Monthly archives "December 2011"

Read more about ..

5 little bunny babies, the new LTD project is working!

turkey hens we're keeping over winter to try our hand at turkey breeding in the spring. Are we crazy? yes.

Belle is growing into a teenager pup!

beautiful Rosie, a pig who we loved so much. She had a good life here.

Happy New Year to you all! Will you be reflecting on the year you just passed through? Full of celebrations and joy, or perhaps remembrances and tributes, 2011 has been another incredible year. We’re all so blessed to have each day, each year we pass through. Make every day count, or do something to make it count!

 A reflection on our year here, the first on our new farm. We met SO many amazing new people. We got to continue relationships with our customers who are now friends. We worked our butts off gardening in totally new soil, with some successes and much learning (failures.) We held some awesome workshops with fascinating people attending and visiting our farm. We grew so much sustanence for ourselves and others from our land. We fermented, pickled and canned our hearts out. We learned about the predators we have to deal with here, in a very hard way. We learned how priceless good farm dogs are. We got exhausted, wiped out, and there was no end in sight. We continued to dream and experiment and will continue to do so in 2012. We lost the covering on our hoophouse right after the tomatoes were planted in it. We fell in love with the community of amazing people all around us. We butchered 3 goat bucks and 4 pigs, 100 broiler chickens and 60 turkeys. We learned that death is really hard with animals you’ve tended and loved, but part of the circle of life and being able to provide an alternative to grocery store meat is very important to us. We learned why it is hard to be small scale farmers and make a living. We learned that diversification is essential to make it on a small scale farm, but you must not drive yourself crazy with too much diversification. We learned what we love to do, what we need to do to continue farming here, what we do well, and what we excel at together. We got married and every day is a blessing on our farm. We learned that money is essential to pay bills on the farm, but it will never bring happiness. We learned that food raised on a real small scale farm tastes better, is more nourishing, and that our customers love it. We learned that no small-scale farm can be an island….. Farming takes a community of farmers and eaters. Thank you for being part of our farm. We could not do this without your involvement!  Thank YOU!!! We have a limited number of CSA shares for 2012 and are reserving them now. See our “farm products” tab.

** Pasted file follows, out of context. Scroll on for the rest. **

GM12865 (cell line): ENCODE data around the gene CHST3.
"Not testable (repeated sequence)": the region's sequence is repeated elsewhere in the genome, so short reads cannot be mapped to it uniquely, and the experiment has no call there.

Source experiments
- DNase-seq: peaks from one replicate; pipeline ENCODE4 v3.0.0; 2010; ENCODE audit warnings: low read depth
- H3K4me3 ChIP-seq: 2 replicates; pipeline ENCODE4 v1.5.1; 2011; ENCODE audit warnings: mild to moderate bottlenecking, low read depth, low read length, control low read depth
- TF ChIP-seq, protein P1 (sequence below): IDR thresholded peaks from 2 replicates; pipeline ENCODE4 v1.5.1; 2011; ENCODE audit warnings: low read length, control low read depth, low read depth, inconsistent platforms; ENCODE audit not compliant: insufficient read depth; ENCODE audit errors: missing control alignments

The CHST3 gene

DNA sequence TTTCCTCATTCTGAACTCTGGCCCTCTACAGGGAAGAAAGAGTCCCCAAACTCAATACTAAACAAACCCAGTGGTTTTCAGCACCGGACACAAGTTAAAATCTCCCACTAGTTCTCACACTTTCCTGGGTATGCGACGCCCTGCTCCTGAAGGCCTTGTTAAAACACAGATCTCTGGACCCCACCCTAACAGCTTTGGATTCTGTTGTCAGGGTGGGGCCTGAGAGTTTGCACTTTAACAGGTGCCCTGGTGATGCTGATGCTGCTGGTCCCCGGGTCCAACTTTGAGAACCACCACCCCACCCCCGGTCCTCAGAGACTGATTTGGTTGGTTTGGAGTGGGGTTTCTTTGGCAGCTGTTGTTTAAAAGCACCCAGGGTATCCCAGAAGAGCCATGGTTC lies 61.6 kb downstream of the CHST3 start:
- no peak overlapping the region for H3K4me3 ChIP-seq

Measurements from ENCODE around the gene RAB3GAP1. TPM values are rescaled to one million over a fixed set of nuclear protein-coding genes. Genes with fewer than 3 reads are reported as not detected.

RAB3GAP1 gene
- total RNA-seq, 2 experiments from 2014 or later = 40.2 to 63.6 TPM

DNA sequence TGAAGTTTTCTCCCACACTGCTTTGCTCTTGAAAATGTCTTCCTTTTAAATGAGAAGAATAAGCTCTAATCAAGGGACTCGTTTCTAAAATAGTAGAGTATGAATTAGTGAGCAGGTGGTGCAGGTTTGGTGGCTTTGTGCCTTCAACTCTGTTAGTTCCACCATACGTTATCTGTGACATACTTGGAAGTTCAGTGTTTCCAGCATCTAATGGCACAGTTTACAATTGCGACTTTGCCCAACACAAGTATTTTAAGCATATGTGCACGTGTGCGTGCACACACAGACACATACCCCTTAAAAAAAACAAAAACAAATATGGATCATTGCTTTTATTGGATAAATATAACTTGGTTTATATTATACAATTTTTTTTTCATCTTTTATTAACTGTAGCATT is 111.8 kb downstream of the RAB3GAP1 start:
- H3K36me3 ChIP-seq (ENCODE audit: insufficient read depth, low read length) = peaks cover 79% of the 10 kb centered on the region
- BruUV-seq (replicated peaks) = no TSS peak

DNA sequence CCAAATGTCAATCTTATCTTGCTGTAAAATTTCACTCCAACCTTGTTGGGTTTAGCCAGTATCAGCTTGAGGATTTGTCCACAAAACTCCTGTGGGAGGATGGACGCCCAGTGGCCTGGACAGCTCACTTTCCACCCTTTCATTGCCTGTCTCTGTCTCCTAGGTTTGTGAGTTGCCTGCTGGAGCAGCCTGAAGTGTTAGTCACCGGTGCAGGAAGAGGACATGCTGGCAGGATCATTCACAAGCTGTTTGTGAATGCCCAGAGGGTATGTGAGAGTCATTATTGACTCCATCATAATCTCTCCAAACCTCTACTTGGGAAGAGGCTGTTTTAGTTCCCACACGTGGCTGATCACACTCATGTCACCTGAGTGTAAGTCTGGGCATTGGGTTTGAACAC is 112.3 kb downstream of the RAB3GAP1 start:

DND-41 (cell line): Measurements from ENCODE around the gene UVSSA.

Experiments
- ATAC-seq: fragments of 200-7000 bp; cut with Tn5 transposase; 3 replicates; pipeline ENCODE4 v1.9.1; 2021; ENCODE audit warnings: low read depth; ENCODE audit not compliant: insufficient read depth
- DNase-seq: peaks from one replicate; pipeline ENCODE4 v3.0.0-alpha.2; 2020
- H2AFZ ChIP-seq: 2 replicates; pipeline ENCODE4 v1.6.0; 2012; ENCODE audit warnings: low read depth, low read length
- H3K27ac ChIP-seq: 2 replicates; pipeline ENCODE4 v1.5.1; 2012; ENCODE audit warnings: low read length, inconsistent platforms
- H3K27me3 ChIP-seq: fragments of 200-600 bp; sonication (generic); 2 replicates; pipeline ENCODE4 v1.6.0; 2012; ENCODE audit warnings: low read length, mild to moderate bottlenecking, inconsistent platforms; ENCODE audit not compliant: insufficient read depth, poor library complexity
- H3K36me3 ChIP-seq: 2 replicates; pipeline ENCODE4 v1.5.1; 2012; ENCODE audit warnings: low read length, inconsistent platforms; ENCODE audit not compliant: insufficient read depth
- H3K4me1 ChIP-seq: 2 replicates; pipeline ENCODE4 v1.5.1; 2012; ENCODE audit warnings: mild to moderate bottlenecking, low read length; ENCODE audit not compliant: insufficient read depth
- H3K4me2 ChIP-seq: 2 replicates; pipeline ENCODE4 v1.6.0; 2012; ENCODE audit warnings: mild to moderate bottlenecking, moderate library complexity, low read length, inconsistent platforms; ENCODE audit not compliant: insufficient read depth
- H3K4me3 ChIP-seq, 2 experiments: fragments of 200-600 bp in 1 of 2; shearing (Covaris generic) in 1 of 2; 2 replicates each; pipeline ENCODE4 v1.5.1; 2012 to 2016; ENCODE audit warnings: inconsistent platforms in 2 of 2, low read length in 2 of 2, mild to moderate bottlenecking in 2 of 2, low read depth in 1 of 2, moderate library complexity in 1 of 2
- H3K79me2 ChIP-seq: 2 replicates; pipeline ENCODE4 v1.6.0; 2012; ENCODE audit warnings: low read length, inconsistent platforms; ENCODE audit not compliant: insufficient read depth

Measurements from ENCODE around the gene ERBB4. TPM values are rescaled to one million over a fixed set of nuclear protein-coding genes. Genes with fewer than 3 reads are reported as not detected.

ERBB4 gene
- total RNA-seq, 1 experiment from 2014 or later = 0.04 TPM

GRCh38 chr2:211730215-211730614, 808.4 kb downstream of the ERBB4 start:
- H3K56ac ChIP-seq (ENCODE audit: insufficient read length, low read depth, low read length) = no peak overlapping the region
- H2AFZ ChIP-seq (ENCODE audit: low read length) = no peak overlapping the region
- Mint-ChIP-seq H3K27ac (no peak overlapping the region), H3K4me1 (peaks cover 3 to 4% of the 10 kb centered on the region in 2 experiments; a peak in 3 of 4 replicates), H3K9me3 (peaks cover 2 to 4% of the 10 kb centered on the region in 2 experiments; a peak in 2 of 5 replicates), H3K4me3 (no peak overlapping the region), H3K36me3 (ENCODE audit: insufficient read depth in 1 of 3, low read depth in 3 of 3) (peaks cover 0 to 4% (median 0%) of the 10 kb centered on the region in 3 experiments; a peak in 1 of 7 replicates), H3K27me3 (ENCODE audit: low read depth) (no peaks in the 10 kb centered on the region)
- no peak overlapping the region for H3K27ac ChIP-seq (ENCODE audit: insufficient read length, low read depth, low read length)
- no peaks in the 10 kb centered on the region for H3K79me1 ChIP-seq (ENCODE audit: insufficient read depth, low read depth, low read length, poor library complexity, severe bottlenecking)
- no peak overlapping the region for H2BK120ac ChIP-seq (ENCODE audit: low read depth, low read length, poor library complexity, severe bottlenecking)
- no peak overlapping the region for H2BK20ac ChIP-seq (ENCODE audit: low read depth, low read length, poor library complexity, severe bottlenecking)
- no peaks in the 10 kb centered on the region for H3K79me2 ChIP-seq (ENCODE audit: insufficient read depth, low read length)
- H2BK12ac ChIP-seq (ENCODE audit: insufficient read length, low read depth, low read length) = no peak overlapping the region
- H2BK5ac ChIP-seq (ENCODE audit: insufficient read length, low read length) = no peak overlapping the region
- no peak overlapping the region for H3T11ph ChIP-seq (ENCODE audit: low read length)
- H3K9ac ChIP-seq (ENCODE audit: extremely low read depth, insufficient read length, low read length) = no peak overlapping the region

Read more about ..

As per usual in December, we’ve received a lot of snow, and most nights the temperature dips below zero. Our outside spigot has frozen up & our annual water hauling adventures to the animals 3 times a day from the bathtub begins. Winter isn’t so bad, once you get into the routine… stoke the woodstove, get out the scarves and warm muck boots, drink hefty mugs of hot coffee. Our new puppy Belle has been keeping us on our toes, each day we take snowy walks with the 3 dogs around the farm teaching the puppy the lay of our LTD Farm land. Soon she’ll be a workin’ dog……but first we’re bonding!!!

The past several days have been odd, as it warmed up considerably. Having the woodstove going seemed rather pointless! In the city, people love it. But out here as the snow melted, the sun came out, the paths went from snow trenches to spring-thaw-like muddy trails. Puppy poops softened on the ground…yuck.